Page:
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17th April, 2014

Actor Gyula Szabo laid to rest

Kossuth prize-winning actor Gyula Szabo was laid to rest at Farkasret Cemetery on Wednesday. The funeral was attended by members of his family, fellow actors, friends, students and fans.

Human Resources Minister Zoltan Balog was also present and eulogized the actor, for whom, he said, “soul, life, poetry, theatre and art were one and indivisible.”

Szabo, recipient of the Actor of the Nation prize, died on April 4 at the age of 84 following a lengthy illness. (N p.2; Nsz p.6; MH p.14; inforadio.hu)
17th April, 2014

Thieves stripping luxury cars busted

Police have identified 34 stolen cars at an illegal junkyard in Nyiregyhaza, Szabolcs county, police spokeswoman Rita Fedor told reporters on Wednesday. She said the luxury vehicles were stolen in Austria, Italy and Slovakia by a gang of six Ukrainians and two Hungarians.

The gang, now in police custody, dissembled the vehicles at the junkyard and sold the components in Ukraine.

A further two vehicles stolen in Slovakia were stopped by police on the M3 motorway as they were being driven to the junkyard. (mno.hu)
17th April, 2014

City shutters shabby kindergarten

The building housing the Gesztenyes kindergarten in Pecel, Pest county, is in critical condition and will be closed immediately, local mayor Ferenc Szollosi told state news agency MTI on Wednesday. The 85 kindergartners will be accommodated in another building after the spring holidays.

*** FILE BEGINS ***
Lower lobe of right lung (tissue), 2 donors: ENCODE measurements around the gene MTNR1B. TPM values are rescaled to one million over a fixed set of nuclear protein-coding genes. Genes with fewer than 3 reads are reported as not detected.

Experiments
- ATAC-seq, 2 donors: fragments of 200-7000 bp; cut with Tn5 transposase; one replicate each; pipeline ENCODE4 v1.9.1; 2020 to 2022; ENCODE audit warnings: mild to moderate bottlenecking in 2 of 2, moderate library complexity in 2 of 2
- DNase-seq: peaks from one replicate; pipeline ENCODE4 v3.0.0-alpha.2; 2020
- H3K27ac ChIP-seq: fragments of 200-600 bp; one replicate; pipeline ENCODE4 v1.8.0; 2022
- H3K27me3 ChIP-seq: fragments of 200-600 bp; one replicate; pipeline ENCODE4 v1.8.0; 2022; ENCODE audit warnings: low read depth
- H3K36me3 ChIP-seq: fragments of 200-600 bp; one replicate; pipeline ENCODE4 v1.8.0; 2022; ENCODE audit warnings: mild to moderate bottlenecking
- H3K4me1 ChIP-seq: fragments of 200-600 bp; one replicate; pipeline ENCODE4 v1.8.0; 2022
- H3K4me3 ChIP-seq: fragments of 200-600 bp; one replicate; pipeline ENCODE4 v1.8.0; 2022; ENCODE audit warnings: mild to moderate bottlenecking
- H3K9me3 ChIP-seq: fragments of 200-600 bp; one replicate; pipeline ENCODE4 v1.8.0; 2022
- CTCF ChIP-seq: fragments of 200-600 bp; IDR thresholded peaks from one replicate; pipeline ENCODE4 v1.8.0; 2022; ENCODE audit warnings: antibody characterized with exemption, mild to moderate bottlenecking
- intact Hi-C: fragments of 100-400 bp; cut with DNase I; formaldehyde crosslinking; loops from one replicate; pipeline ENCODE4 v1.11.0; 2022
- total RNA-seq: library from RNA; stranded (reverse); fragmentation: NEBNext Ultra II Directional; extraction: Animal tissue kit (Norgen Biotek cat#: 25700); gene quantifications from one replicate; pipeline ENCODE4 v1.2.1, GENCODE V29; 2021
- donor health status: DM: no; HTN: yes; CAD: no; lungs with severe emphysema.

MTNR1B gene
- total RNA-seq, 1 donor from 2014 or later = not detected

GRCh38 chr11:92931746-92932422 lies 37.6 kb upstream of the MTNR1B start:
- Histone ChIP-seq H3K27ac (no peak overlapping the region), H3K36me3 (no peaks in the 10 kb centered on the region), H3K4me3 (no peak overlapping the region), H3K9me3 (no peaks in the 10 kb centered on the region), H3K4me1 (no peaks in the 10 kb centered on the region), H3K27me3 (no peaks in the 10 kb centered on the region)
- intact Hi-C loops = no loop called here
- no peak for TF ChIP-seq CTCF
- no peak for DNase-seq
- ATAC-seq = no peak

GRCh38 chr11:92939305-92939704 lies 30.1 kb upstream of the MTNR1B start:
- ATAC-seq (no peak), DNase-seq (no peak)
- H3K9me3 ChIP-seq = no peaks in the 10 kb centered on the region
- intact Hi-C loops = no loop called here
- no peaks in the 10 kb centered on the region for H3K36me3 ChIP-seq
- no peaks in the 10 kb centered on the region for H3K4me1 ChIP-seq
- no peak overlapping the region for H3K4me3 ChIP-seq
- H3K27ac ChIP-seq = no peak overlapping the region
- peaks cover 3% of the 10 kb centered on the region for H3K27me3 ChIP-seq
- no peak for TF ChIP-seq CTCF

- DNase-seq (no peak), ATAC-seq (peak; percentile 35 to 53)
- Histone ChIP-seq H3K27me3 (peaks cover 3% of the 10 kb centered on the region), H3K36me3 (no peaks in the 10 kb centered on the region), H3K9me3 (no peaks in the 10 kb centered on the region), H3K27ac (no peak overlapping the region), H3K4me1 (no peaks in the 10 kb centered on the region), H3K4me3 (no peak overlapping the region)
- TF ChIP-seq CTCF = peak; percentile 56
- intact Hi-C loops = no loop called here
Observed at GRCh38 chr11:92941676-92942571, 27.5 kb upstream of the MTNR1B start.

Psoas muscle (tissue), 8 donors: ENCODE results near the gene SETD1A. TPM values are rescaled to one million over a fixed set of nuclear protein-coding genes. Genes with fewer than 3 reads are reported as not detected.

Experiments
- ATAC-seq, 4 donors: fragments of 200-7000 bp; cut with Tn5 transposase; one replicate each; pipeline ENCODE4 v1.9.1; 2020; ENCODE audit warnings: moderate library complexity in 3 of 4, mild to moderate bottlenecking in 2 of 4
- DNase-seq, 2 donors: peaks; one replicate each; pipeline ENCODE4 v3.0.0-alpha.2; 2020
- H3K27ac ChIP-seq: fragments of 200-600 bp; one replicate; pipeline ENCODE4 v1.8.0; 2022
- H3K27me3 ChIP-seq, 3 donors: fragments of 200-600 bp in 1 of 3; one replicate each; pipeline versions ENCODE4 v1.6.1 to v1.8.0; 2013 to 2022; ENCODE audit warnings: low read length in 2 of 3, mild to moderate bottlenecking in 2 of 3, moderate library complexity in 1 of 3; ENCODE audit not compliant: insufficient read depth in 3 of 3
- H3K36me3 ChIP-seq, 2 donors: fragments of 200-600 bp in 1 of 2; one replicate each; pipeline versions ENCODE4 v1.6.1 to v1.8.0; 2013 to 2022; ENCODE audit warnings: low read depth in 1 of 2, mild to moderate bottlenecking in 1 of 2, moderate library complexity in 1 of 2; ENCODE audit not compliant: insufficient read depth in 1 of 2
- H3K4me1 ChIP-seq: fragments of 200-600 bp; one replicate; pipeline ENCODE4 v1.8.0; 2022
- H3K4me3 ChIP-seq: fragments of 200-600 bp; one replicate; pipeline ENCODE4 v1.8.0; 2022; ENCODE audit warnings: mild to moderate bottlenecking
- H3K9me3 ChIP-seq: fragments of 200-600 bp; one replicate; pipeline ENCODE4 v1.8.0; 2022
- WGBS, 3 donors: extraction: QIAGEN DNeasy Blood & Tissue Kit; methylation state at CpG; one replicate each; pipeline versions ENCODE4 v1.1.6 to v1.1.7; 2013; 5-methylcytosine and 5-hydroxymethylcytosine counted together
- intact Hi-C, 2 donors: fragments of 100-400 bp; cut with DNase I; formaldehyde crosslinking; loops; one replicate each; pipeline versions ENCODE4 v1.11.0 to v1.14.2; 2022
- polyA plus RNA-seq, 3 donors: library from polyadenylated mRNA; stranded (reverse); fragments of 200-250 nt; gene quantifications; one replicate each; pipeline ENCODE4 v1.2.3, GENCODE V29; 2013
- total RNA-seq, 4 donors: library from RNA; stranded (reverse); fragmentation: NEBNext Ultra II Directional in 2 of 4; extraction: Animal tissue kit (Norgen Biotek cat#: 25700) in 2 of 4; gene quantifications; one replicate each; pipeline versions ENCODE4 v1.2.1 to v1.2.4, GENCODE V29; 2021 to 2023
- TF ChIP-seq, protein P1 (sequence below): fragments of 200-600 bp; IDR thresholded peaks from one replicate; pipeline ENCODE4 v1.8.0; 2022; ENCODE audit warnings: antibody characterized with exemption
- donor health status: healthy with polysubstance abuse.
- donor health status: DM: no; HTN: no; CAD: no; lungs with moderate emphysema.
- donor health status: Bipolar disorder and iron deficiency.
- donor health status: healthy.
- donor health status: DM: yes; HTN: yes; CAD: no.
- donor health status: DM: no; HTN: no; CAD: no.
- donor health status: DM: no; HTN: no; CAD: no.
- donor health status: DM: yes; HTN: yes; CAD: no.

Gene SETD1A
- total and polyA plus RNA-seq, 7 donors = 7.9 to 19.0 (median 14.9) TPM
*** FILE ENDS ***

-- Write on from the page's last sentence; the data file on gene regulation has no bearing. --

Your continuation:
The mayor said a parent alerted the kindergarten that the building’s roof was sagging. It will be temporarily repaired for use until a new kindergarten is built. (inforadio.hu; mti.hu)
17th April, 2014

Remains of historical archbishop ID’d

The remains of Asztrik, the archbishop who requested the crown sent by Pope Sylvester II to crown King Stephen I in the year 1,000, have been identified, Kalocsa-Kecskemet archbishop Balazs Babel told Magyar Hirlap on Wednesday.

The remains were taken from a decorative sarcophagus discovered in 1911 in the crypt of the Kalocsa Cathedral.

The identification could be interpreted as an Easter message, said Babel. (MH pp.1&4; N p.2)

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